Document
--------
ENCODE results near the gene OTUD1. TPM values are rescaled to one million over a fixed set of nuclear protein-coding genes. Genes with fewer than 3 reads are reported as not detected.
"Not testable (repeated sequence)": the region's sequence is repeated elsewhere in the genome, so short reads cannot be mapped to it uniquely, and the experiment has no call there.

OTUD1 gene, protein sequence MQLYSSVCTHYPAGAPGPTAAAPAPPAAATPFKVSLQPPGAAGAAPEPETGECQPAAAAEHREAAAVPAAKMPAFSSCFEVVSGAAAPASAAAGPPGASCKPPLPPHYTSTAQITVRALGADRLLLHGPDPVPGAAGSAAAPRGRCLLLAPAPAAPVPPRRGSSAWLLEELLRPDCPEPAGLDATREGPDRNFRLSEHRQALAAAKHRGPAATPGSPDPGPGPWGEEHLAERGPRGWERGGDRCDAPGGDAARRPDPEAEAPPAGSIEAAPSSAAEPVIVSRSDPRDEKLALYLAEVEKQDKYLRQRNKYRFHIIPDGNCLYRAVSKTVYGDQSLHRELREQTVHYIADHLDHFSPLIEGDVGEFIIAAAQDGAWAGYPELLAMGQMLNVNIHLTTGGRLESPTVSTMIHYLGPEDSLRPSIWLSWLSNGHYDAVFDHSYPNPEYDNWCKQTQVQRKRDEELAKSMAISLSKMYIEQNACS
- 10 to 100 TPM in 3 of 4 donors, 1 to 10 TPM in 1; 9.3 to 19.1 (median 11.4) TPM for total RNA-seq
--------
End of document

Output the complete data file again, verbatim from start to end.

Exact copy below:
ENCODE results near the gene OTUD1. TPM values are rescaled to one million over a fixed set of nuclear protein-coding genes. Genes with fewer than 3 reads are reported as not detected.
"Not testable (repeated sequence)": the region's sequence is repeated elsewhere in the genome, so short reads cannot be mapped to it uniquely, and the experiment has no call there.

OTUD1 gene, protein sequence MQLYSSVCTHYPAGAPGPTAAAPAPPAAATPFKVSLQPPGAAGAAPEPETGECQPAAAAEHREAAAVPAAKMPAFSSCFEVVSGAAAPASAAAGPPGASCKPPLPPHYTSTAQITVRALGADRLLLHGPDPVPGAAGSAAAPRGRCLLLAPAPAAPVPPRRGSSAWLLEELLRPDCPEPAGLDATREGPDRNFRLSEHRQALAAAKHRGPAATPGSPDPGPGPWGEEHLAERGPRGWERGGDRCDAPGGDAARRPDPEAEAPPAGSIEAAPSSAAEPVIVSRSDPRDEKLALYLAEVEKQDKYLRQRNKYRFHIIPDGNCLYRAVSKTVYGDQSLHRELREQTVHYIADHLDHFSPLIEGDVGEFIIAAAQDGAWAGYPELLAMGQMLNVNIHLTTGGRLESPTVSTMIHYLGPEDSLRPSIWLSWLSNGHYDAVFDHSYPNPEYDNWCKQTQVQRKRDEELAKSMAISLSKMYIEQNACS
- 10 to 100 TPM in 3 of 4 donors, 1 to 10 TPM in 1; 9.3 to 19.1 (median 11.4) TPM for total RNA-seq